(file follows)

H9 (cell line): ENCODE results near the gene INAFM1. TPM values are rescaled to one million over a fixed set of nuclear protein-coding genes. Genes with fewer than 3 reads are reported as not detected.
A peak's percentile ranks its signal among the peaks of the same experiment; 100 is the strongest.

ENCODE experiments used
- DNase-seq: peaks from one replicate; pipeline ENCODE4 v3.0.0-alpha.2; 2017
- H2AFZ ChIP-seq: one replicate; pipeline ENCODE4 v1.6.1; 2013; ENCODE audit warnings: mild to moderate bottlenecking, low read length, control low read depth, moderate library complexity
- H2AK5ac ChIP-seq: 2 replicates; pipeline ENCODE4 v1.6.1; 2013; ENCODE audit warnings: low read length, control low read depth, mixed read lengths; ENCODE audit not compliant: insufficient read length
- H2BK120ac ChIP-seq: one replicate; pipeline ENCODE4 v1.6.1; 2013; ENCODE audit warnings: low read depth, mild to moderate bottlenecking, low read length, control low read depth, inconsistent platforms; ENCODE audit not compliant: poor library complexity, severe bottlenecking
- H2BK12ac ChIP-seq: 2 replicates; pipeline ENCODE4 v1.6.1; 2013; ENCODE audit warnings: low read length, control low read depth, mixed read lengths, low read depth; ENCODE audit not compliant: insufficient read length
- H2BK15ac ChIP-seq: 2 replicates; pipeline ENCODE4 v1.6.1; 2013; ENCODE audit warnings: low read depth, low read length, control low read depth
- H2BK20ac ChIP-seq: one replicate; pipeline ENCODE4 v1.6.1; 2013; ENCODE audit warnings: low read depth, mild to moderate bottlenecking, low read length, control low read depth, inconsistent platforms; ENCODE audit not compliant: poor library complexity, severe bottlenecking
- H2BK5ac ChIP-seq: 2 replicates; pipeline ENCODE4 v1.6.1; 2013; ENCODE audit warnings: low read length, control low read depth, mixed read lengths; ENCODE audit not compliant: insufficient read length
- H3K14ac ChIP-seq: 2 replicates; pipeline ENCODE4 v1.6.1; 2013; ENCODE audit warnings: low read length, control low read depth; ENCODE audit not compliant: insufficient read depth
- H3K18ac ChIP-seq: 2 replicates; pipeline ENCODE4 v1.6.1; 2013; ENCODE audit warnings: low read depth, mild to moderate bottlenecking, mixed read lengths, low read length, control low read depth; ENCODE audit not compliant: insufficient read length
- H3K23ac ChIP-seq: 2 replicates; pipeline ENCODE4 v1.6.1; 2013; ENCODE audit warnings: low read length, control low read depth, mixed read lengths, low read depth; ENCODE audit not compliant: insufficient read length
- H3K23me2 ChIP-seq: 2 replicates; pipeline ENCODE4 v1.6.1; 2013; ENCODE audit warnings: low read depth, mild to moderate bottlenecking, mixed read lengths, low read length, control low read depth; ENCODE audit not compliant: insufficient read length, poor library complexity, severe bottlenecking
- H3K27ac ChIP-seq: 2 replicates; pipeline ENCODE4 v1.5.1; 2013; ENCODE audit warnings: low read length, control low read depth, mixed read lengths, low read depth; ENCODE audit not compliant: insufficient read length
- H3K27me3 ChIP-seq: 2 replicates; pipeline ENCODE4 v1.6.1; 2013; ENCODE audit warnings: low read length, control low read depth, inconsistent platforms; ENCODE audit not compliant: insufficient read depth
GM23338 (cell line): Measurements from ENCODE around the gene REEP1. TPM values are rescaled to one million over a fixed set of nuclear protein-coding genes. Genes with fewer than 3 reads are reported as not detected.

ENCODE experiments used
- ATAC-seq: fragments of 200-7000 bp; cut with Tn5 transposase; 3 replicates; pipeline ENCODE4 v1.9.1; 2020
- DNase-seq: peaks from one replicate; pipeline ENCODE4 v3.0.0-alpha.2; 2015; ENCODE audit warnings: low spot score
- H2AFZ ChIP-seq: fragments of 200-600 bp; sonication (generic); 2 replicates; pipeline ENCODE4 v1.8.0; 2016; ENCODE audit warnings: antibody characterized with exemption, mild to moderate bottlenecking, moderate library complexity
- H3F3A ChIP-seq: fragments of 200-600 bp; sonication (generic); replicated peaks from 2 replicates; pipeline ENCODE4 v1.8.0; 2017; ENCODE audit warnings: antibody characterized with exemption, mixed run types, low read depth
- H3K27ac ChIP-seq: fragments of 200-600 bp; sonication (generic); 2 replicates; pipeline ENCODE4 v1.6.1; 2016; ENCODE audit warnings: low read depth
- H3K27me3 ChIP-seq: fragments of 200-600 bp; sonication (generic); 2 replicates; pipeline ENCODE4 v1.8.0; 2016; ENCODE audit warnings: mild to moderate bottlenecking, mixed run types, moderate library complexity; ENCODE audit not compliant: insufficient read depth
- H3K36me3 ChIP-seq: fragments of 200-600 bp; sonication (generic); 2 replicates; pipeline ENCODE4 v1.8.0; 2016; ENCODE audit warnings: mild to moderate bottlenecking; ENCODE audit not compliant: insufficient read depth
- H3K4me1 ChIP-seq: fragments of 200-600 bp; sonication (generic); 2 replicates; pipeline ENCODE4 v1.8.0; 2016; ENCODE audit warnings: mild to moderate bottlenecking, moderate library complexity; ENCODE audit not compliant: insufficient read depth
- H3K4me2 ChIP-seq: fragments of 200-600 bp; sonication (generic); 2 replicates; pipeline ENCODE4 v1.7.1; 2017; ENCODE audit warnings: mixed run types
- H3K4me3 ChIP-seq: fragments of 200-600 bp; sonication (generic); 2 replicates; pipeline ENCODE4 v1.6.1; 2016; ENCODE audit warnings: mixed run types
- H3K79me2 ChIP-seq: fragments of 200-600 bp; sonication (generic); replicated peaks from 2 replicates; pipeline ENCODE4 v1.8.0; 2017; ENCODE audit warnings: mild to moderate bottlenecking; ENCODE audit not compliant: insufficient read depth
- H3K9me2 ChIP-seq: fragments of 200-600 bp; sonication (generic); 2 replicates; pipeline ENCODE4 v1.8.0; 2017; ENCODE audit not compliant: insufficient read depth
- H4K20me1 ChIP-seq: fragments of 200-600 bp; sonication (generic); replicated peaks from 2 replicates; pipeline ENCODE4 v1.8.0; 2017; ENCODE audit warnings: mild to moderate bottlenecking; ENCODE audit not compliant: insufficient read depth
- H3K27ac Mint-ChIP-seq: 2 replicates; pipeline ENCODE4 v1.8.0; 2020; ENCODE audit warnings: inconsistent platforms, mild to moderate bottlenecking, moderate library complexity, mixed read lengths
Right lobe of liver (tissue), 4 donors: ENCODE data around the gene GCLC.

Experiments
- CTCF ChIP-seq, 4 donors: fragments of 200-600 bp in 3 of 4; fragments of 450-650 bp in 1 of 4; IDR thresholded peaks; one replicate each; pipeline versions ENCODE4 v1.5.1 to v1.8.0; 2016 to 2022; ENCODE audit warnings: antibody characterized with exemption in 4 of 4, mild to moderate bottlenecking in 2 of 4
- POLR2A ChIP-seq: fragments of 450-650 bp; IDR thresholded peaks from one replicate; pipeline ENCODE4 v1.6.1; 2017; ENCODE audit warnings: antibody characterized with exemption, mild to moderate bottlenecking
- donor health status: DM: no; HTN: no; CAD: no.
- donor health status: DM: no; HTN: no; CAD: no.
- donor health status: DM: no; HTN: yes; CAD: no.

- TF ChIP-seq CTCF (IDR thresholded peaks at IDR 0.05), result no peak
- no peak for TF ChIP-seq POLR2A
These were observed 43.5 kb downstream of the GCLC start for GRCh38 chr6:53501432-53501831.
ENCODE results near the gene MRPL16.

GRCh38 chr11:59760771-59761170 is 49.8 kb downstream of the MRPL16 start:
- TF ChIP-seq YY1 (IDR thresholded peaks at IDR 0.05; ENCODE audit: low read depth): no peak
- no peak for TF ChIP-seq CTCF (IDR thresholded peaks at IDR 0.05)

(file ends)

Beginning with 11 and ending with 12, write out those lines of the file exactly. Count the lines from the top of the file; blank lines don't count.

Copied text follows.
- H2BK5ac ChIP-seq: 2 replicates; pipeline ENCODE4 v1.6.1; 2013; ENCODE audit warnings: low read length, control low read depth, mixed read lengths; ENCODE audit not compliant: insufficient read length
- H3K14ac ChIP-seq: 2 replicates; pipeline ENCODE4 v1.6.1; 2013; ENCODE audit warnings: low read length, control low read depth; ENCODE audit not compliant: insufficient read depth